My 20-year-old daughter has never heard of her...Was Helen Gurley Brown a feminist?
By Peep Into My Life... on August 15, 2012
My 20-year-old daughter has never heard of her... I was 4 years-old when her book was published.
Was Helen Gurley Brown a feminist?
Helen Gurley Brown, the former editor of Cosmopolitan magazine for 32 years, died on Monday at the age of 90. Long before the creation of HBO’s "Sex and the City," there was Brown’s 1962 "Sex and the Single Girl." Before there was the fictional shoe-obsessed Carrie Bradshaw, there was Helen Gurley Brown who often wore fishnet stockings and big jewelry. . Brown is credited with leading the way for women to talk openly about sex. Yet Brown and Cosmo didn't please some feminists including one of my friends who just wrote to me on my Chica Peeps Facebook page (https://www.facebook.com/pages/Chica-Peeps/132097623485810) that, “Her entire raison d'être was defining womanhood in terms of getting approval from a man. Sexuality is not the only thing women have to offer!”
I don't think it's fair to judge Helen Gurley Brown without considering the historical context. Women had few options when Helen came along. She was a feminist for her time in the 1960's when working women and birth control were controversial. It wasn’t until 1963 that the “Pill” was approved by the FDA and gave women reproductive control and freedom. Brown promoted the ideas that women could enjoy sex without marriage (just like men!) and that women should enjoy the same benefits of work and career as men.This may be a perverse memory, but I recall it very clearly. My brother and I must have been about five and seven and we had friends over to play. Our mother did some sort of reverse setting on the vacuum cleaner and gave us, what I now know were, condoms to blow up and float around the living room. Was this her expression of reproductive freedom? Batting huge (and they were huge!) white cylindrical balloons around the house with her children. She certainly didn’t go out and buy a box of Trojans for us to inflate. No doubt they came from her nightstand and were no longer necessary with the advent of the Pill. I also remember when my mother was finally allowed to wear a pants suit over her pantyhose (eww!) to her part-time job and how shockingly radical that was.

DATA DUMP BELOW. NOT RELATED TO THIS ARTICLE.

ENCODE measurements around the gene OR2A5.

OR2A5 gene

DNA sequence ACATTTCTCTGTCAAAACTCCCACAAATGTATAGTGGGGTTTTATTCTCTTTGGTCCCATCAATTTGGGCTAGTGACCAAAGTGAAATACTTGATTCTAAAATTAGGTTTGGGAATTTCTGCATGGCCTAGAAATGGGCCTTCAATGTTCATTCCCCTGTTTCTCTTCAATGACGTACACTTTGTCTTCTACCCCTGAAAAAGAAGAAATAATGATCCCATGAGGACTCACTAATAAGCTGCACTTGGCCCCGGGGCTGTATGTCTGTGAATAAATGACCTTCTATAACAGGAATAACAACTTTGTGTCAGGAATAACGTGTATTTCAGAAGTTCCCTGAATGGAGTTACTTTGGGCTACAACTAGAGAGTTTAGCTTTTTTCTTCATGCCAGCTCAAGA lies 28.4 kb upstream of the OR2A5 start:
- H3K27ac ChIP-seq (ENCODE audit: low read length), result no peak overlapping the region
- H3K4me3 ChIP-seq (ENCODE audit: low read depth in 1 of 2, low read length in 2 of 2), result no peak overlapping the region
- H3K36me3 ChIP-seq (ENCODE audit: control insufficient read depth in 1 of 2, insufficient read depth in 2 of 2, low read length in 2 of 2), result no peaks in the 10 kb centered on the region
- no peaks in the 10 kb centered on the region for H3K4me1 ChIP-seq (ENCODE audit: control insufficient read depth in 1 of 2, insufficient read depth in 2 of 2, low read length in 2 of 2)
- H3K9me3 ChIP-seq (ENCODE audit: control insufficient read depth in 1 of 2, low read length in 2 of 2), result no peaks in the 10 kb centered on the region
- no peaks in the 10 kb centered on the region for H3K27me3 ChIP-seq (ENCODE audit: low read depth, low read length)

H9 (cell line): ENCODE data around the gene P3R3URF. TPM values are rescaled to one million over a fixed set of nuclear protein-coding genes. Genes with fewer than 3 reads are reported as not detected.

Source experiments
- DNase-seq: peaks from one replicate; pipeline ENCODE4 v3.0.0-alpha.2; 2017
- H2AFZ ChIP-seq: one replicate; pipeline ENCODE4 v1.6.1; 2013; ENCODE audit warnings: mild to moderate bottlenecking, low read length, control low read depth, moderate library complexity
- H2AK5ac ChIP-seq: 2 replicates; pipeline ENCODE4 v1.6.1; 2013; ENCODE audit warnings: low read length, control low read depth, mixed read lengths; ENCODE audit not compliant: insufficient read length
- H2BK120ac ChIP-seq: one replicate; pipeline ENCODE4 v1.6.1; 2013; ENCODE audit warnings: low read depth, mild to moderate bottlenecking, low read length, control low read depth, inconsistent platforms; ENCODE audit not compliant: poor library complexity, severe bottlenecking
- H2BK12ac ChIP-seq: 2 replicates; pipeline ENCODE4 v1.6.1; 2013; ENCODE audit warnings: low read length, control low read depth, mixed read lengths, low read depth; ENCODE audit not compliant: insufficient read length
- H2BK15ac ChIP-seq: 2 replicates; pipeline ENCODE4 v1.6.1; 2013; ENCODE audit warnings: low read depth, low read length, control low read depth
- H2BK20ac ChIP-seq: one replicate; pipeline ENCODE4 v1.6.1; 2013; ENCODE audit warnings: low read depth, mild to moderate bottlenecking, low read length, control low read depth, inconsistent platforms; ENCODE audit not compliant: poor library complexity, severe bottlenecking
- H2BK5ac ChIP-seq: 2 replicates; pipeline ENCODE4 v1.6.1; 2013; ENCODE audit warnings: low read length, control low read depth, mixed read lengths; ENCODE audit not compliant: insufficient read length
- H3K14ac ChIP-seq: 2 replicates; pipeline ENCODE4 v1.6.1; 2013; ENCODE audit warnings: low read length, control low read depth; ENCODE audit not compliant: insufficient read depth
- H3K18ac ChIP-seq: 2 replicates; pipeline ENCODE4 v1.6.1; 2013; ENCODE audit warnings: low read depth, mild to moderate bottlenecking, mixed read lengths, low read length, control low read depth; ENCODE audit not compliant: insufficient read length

Today, over half of all college degrees are awarded to women. We have shattered the glass ceiling in some industries (but nowhere near enough!). The United States sent an Olympic team to London that consisted of more women athletes than men, and the majority of gold medals earned were won by women.
What is a feminist anyway? I’m one, if this is the definition: I should be free to dictate the course of my life and not allow any authority over my choices, other than my own conscience.
I think one of Gurley’s own quotations contradicts what we think we know about her:
“The message was: So you're single. You can still have sex. You can have a great life. And if you marry, don't just sponge off a man or be the gold-medal-winning mother. Don't use men to get what you want in life - - get it for yourself.”
The other night, my daughter and I watched one of the early “Mad Men” episodes on NetFlix. Set in the 1960’s at a fictional advertising agency on Madison Avenue, it was shocking to see people smoking in the office and indulging in boozy office parties. My daughter was just as shocked at the way the pointy-boobed and girdled women in the office, all secretaries, were treated - little slaps on the fanny, “Get me a cup of coffee, honey,” “Her collar and cuffs don’t match,” “my girl will set up an appointment” – these were all eye-openers to her. Thankfully, she has grown up in a different world and if Helen Gurley Brown played even a minor role in helping to open those doors, then she is indeed, a feminist.
I blog at 'Peep Into My Life'